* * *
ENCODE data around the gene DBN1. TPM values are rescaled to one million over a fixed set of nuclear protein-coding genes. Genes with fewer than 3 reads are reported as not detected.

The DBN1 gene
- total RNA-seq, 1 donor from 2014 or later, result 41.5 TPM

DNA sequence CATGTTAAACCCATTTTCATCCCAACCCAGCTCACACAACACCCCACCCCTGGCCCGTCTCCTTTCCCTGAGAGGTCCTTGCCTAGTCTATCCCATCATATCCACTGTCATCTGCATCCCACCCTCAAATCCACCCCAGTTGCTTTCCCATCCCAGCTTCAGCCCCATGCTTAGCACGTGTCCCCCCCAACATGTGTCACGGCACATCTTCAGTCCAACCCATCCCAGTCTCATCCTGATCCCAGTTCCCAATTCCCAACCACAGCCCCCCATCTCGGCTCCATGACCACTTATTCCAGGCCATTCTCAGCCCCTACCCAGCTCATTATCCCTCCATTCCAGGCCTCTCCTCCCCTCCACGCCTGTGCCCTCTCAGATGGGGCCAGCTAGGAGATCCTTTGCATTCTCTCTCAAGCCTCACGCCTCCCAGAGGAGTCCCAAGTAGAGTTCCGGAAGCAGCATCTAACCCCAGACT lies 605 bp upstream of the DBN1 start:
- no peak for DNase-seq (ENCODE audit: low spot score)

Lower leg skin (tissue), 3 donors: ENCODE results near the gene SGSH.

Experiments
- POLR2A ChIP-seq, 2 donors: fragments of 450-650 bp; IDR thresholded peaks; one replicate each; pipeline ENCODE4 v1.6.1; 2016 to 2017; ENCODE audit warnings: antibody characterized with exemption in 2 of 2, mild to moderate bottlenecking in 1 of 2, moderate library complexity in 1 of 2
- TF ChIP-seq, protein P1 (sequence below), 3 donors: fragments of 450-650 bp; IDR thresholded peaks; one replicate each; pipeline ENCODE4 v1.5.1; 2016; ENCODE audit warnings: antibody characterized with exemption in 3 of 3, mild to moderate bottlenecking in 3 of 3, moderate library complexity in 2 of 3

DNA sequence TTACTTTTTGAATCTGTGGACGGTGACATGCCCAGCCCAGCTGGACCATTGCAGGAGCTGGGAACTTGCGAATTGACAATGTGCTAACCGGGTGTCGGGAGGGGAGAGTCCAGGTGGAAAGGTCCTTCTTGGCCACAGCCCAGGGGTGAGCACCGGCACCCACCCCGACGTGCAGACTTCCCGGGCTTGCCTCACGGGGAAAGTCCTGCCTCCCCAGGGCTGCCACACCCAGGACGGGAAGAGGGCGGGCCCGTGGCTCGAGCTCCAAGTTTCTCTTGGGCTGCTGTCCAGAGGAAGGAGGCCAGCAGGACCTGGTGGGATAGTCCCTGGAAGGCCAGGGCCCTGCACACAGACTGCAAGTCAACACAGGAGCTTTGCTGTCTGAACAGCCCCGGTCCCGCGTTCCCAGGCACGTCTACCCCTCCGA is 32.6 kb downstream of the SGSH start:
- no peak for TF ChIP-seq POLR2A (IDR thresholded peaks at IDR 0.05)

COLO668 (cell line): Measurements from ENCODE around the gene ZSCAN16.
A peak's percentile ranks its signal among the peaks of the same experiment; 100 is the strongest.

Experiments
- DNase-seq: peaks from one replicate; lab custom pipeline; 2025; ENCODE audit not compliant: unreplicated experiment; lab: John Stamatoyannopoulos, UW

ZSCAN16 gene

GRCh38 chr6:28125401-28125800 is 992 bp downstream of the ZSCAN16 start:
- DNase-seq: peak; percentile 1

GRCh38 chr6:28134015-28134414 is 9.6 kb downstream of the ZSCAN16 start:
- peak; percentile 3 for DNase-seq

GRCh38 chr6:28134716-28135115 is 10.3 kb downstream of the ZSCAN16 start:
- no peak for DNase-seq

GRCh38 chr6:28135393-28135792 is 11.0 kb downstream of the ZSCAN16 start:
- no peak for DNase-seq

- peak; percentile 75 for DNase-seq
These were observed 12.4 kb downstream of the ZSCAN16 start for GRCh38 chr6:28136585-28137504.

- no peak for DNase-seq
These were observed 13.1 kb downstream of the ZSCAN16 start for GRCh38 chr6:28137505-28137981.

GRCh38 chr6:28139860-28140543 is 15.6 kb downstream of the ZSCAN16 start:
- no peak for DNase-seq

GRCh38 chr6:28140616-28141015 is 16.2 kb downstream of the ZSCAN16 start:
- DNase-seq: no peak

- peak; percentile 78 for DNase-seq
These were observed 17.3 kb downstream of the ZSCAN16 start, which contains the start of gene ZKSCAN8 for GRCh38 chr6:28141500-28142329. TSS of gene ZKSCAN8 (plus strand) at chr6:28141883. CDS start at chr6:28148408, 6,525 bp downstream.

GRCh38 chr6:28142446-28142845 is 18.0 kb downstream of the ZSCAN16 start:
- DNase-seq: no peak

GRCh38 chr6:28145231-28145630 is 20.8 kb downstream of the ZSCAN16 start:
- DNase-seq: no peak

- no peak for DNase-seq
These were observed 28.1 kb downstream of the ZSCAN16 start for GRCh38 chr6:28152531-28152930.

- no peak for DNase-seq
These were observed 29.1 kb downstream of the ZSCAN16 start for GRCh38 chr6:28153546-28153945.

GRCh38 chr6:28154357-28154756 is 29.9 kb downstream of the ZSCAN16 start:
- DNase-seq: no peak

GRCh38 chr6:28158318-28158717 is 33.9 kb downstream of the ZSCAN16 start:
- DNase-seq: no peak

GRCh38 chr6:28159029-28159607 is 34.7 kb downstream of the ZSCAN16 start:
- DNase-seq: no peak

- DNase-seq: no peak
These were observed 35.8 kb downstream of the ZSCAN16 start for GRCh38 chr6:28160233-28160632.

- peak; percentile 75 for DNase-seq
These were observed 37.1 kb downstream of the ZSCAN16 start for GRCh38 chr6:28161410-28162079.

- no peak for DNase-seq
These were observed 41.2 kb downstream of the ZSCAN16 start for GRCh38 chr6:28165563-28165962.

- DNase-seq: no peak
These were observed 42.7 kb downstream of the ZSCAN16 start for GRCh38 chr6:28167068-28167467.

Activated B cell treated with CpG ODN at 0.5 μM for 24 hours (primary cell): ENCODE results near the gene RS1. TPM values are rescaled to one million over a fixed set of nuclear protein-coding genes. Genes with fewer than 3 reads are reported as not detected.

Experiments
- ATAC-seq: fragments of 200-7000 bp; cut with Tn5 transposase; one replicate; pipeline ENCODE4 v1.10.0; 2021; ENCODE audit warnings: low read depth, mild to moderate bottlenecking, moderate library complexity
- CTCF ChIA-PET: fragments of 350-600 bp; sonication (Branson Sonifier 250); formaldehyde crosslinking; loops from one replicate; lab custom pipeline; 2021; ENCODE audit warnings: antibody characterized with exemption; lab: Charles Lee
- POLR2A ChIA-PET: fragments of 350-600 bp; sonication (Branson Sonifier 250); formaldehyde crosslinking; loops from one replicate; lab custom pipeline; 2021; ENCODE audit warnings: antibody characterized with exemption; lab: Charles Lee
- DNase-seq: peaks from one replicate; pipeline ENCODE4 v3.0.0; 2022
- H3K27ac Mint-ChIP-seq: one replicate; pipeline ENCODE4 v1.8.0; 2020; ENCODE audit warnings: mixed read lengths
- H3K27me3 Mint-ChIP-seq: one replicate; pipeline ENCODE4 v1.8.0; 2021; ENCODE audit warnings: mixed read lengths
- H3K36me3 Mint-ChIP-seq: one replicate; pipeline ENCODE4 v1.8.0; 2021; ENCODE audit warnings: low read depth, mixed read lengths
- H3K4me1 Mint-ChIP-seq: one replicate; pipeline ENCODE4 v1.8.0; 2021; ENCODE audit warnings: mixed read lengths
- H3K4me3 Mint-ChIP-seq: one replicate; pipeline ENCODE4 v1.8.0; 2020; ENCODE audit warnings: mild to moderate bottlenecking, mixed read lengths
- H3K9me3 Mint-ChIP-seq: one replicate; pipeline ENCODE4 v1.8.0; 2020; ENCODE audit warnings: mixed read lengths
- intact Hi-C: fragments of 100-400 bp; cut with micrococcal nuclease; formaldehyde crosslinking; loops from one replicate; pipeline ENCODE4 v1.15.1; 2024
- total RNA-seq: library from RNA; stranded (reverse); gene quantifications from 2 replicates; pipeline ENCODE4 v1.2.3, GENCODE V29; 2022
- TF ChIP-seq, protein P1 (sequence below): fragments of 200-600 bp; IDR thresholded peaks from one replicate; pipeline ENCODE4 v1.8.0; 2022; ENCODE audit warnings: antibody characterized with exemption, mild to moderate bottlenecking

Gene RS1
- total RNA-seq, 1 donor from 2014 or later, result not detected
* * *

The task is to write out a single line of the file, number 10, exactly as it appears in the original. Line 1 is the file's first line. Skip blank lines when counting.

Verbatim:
DNA sequence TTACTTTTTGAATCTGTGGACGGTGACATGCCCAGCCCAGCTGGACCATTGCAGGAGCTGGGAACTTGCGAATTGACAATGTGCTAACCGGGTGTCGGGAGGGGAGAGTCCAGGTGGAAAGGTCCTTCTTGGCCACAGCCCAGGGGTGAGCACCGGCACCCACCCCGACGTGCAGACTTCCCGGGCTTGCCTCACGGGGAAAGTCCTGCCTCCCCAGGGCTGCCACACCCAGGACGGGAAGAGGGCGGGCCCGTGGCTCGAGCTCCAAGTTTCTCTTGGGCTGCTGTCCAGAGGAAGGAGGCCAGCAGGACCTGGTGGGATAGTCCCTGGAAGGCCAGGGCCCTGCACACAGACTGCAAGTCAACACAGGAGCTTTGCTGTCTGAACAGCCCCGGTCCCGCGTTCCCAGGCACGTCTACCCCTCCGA is 32.6 kb downstream of the SGSH start: